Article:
Stockpiling Traditional Medicine
“My relatives were all purchasing tons of Lianhua Qingwen capsules because they were just confused about what will happen and are afraid of getting infected,” said Henry, a 26-year-old Shijiazhuang resident. One of his family members asked to keep their child home from primary school for fear they would contract Covid there, he said.
Similar caution was playing out in other places. In southwestern Chongqing, China’s most populous city with 32 million inhabitants, public transportation use collapsed even though there were no citywide mass lockdowns. While there would normally be 2.75 million subway rides taken on an average day, there were only 61,000 on Tuesday, according to data compiled by Bloomberg.
Residents were asked not to leave the city unless their departure was essential, as case counts approached 3,000 on Tuesday.
The trepidation seen in China isn’t unusual for a country that still hasn’t had one of the massive nationwide outbreaks that hit everywhere else in the world. While running the gauntlet of Covid exposure for the first time is terrifying, it does reveal that the vast majority of people survive unscathed and leaves widespread immunity in its wake.
Some people already have a broader take on the risks.
“In my view, Covid isn’t as serious as it was in Wuhan, where the fatality rate was quite high and scary,” said Wei Wei, a saleswoman in Shijiazhuang. “Most people are asymptomatic, and they turn negative after staying at home for three to five days.”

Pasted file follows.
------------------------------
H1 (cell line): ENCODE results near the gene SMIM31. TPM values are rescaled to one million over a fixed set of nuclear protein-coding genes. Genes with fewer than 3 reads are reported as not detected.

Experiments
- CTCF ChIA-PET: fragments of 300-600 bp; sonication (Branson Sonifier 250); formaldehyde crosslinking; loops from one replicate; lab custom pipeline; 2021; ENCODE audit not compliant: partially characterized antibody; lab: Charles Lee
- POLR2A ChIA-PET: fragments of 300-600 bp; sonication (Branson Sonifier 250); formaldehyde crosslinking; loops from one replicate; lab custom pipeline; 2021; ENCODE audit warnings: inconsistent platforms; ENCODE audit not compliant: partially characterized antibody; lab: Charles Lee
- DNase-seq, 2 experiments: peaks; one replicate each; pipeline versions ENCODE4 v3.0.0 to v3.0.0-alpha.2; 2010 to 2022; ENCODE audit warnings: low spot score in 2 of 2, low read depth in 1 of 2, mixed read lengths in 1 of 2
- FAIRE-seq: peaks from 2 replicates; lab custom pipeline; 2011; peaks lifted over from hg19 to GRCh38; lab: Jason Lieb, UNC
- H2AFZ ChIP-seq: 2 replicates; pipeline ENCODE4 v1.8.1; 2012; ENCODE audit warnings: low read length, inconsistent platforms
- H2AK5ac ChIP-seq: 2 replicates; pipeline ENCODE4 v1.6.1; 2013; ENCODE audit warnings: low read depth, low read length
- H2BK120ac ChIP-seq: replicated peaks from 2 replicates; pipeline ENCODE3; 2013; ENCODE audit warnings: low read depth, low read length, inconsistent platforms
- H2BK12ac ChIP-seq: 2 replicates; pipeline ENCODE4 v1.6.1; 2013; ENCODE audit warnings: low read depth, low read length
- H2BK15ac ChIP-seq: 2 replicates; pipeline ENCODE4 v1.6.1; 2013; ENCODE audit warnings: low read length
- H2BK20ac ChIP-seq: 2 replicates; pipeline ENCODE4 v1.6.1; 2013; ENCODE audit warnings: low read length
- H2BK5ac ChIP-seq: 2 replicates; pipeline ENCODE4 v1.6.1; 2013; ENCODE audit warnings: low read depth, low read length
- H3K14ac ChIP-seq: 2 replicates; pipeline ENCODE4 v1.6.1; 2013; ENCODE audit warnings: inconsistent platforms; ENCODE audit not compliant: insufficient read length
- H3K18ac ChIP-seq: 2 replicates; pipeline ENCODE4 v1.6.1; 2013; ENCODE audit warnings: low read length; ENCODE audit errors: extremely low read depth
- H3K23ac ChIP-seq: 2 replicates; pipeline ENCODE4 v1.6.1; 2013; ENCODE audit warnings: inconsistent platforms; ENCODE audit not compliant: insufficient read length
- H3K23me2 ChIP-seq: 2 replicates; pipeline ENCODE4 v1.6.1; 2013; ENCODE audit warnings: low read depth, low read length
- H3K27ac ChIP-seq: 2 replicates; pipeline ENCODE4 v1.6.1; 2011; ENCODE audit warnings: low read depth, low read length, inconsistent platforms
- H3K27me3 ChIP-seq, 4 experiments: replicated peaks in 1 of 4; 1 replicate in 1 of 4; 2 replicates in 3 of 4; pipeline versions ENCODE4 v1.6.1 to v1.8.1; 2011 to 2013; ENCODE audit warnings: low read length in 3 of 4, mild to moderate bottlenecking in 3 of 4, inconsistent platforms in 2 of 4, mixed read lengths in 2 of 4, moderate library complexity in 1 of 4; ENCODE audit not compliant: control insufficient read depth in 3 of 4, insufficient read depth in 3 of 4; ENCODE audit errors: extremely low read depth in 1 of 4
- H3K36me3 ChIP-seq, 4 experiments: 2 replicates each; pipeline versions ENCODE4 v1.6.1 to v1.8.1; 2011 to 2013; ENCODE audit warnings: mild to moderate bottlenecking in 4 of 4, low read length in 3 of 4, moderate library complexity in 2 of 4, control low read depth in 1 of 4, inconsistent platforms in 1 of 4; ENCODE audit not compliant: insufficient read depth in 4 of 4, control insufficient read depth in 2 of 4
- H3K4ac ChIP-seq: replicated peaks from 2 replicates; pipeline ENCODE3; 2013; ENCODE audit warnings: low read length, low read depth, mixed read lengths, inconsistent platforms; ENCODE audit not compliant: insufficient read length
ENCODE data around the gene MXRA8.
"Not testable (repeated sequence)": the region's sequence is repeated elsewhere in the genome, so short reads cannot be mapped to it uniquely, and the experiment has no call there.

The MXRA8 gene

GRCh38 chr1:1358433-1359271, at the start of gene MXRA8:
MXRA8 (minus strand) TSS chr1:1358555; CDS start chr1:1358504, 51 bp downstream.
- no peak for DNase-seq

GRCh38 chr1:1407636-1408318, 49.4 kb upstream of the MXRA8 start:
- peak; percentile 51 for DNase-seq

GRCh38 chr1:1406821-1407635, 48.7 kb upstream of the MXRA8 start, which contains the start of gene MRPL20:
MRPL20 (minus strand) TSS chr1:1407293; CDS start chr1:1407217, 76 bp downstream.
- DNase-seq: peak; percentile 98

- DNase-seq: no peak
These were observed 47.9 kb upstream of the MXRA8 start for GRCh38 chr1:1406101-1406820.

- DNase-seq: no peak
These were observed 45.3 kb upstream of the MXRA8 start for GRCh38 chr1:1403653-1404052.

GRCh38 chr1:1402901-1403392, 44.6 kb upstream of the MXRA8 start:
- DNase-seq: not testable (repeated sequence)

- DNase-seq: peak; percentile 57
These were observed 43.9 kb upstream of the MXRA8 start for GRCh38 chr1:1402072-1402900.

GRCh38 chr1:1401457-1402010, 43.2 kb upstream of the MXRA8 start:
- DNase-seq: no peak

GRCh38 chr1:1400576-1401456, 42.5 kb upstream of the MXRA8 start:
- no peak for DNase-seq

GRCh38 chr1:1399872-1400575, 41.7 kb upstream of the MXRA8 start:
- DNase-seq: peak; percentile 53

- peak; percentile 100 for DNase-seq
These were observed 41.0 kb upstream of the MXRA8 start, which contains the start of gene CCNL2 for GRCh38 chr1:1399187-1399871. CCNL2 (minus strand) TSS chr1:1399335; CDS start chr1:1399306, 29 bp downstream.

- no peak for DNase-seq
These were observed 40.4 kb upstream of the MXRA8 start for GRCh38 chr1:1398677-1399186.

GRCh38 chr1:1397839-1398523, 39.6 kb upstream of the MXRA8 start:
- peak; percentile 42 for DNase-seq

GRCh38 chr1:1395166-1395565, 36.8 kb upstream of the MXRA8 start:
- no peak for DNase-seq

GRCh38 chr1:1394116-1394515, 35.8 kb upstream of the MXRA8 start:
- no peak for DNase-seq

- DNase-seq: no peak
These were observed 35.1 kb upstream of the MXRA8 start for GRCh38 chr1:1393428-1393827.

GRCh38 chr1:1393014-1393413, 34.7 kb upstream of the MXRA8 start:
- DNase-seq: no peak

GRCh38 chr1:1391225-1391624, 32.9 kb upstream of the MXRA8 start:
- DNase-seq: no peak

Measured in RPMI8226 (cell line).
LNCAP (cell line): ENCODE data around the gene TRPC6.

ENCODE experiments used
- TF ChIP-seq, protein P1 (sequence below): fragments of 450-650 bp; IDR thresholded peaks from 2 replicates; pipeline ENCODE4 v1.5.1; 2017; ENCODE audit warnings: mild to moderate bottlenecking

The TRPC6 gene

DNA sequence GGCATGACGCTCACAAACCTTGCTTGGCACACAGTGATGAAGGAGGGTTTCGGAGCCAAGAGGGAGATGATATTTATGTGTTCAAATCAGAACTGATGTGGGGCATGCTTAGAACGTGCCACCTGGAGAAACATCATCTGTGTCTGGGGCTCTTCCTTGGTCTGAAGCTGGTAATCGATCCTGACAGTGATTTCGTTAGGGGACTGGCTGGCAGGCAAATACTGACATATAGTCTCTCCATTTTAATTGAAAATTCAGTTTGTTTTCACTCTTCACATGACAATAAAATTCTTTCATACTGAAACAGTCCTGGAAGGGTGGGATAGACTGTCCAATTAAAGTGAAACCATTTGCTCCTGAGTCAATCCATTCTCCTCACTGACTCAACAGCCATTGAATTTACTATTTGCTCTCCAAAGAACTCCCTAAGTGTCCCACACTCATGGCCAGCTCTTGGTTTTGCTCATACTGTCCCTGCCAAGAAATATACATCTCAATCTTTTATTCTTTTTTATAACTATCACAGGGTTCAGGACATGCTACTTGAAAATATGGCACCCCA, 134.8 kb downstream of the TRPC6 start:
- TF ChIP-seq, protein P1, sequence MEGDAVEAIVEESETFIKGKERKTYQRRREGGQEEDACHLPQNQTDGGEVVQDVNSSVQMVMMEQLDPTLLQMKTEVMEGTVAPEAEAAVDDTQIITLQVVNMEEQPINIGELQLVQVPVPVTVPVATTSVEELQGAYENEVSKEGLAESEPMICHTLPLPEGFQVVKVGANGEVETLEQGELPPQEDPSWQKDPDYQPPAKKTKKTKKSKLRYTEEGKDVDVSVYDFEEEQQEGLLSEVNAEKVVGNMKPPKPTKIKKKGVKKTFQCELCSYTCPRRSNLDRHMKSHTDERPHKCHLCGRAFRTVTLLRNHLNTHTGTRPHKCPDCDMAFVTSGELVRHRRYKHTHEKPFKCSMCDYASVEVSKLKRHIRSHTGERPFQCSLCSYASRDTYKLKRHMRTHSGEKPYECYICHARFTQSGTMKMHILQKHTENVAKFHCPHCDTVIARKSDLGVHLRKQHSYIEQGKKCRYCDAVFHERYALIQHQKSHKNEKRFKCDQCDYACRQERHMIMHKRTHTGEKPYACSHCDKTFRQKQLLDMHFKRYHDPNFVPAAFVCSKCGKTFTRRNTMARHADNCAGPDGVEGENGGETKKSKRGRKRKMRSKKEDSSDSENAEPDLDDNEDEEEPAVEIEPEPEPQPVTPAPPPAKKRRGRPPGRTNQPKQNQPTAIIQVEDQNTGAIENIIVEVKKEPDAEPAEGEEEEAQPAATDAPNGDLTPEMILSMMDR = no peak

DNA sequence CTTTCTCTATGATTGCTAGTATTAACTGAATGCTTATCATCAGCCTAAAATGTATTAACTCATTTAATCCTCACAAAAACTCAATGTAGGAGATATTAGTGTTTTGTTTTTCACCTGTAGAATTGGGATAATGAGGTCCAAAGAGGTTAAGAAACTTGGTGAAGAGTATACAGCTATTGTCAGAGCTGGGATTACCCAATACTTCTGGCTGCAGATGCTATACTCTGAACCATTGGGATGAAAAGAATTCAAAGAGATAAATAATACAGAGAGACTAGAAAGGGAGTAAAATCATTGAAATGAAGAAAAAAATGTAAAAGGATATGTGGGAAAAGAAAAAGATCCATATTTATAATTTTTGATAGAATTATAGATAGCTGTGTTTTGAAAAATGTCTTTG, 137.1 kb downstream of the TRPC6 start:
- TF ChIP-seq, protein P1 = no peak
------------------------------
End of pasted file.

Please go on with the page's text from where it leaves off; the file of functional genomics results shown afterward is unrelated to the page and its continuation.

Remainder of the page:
She still was cautious in some respects, especially for children.
“For schools now, parents can choose to send their kids to school or have them take online classes,” she said. “Some of my colleagues brought their kids to the office and had them take online classes from there. Kids have lower immunity levels, so parents don’t feel assured about letting their kids go to school.”
The rumors that Shijiazhuang, which had removed test sites across the city, might be the first to exist Covid Zero were went viral on social media. Posts about its response accounted for three of the top 11 trending topics on Weibo earlier in the week, including the No. 1 item that discussed its Covid control measures.
Experts reacted with dismay to the idea that such a major shift could occur with so little notice.
“If they are really giving up on Covid Zero, they need to make preparations in advance, including educating the population, or people will just freak out, said Huang Yanzhong, a senior fellow for global health at the New York-based Council on Foreign Relations.
The policy should end eventually, but it should come at a measured pace while boosting vaccinations and stockpiling drugs and medical equipment, according to Linda, the manager from the state-run financial institution.
“You can only do it slowly,” she said. “You can not reopen like lifting the floodgate.”
--With assistance from Li Liu, Allen Wan and James Mayger.
(Added latest situation in Chongqing)